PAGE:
After nearly 10 years in charge, Jacob Zuma has resigned as president of South Africa. He had been under pressure from his own party to step aside and the country's Parliament was set to hold a vote to dismiss him if he didn't relinquish his post. Cyril Ramaphosa, the former deputy president and a political rival, replaces Mr. Zuma.
"The ANC should never be divided in my name," Mr. Zuma said in a late-night address to South Africans "I have therefore come to the decision to resign as President of the Republic with immediate effect, even though I disagree with the decision of the leadership of my organization."
Mr. Zuma had been plagued by allegations of corruption and his son's business associates were the subject of a police raid earlier in the day. The Globe's Africa correspondent Geoffrey York writes in a recap of Mr. Zuma's political career that in the end, his double life finally caught up with him: "The double identity drove his political career. It meant that he was always underestimated by his rivals. With supreme confidence, he laughed at his critics and rebounded from disastrous setbacks that would have destroyed a lesser politician. He chuckled gleefully at the insults that his foes hurled at him in Parliament, then had them violently evicted by thuggish bouncers. In the end, the double life caught up with him."
And Robert Rotberg writes in a column that "Cyril Ramaphosa's assumption of power should save South Africa."
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Patrick Brown, who stepped down as leader of the Ontario Progressive Conservatives after being accused of sexual harassment, is publicly defending himself. He says the claims against him are a "fabricated political assassination." CTV is sticking by their initial story, although one of the two women now says she thinks her incident with Mr. Brown happened a year or so later than was originally reported.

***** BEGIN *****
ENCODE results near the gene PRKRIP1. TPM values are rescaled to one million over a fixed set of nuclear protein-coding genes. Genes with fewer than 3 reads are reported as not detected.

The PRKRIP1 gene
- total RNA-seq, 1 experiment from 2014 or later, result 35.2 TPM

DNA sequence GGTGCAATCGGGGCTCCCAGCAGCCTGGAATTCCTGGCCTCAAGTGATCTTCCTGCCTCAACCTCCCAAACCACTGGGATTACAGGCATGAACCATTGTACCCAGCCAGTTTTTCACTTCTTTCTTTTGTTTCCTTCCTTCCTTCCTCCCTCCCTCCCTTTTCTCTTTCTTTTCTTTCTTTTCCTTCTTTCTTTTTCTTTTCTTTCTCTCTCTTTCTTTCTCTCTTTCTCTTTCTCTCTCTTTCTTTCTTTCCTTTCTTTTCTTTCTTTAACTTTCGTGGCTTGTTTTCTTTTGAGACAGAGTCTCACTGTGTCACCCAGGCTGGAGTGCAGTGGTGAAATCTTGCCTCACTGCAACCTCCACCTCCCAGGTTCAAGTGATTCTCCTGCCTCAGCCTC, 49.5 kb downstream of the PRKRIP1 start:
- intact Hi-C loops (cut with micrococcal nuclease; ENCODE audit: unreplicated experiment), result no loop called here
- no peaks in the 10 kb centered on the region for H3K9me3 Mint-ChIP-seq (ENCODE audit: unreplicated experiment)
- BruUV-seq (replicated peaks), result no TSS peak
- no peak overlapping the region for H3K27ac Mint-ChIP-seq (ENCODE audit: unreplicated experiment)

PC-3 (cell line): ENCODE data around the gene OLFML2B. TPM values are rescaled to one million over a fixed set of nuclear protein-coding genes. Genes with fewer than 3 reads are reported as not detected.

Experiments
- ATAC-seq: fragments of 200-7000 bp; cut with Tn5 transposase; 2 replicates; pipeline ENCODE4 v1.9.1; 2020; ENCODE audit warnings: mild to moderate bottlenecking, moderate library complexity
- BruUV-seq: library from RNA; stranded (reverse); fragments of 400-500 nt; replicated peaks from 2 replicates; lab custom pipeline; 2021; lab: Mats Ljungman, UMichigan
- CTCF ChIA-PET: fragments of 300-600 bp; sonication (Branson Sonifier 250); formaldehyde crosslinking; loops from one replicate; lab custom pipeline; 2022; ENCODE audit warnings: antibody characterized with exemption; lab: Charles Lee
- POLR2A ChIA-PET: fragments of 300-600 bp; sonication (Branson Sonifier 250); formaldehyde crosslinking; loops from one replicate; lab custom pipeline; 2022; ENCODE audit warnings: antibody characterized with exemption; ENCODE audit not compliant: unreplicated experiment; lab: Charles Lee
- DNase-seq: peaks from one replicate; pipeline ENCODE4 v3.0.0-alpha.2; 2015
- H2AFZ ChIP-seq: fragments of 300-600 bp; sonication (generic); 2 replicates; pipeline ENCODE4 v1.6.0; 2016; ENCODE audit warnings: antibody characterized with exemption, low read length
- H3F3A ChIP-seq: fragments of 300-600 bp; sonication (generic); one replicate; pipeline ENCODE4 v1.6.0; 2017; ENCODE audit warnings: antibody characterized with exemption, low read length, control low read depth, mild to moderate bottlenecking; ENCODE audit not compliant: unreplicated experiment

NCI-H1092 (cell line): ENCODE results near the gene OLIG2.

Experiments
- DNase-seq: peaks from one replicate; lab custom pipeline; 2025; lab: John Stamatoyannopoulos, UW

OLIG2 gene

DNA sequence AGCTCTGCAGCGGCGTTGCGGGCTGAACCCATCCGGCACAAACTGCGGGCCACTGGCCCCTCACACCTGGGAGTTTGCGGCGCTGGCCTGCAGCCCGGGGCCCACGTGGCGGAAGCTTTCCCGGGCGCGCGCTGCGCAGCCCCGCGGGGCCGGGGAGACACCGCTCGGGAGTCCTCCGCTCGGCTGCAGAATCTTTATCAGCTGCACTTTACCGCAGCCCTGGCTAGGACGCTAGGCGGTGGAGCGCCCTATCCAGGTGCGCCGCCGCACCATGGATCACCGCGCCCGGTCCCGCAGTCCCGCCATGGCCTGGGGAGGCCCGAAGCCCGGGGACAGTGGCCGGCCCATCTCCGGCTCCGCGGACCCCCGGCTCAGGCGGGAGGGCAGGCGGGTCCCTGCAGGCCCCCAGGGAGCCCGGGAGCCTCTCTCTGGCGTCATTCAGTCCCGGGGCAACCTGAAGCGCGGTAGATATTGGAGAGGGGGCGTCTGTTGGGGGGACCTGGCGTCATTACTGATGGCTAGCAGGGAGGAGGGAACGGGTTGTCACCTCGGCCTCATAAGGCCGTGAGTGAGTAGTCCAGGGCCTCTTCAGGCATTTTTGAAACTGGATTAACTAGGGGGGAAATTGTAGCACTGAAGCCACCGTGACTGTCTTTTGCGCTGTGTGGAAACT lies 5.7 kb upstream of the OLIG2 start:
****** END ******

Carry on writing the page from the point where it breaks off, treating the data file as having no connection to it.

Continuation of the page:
The Supreme Court has ordered a new trial in a sexual assault case, because they say the trial judge relied on stereotypes of how victims in such cases are supposed to behave.
The Liberal government says they will introduce legislation soon to remove barriers that Indigenous people face in courts. Groups would no longer have to prove their constitutional rights in every case, as they do now, but would have those assumed.
Justin Trudeau has appointed veteran government lawyer Caroline Maynard to be the next federal information commissioner.
B.C. Premier John Horgan is raising concerns that a dispute with Ottawa over the fate of the Trans Mountain could affect federal funding for social programs. The warning from Mr. Horgan comes after federal officials abruptly cancelled an announcement last week for $153-million in childcare funding for the province. The federal government insists it was merely a scheduling issue, but the incident has caused confusion over the fate of the deal.
The B.C. government's plan to allow cities to create special zones for rental housing has city planners eager to take advantage of the new rules. But they're always cautious that restricting expensive plots of land could hurt property values and may not be easy to implement in already densely populated city centres.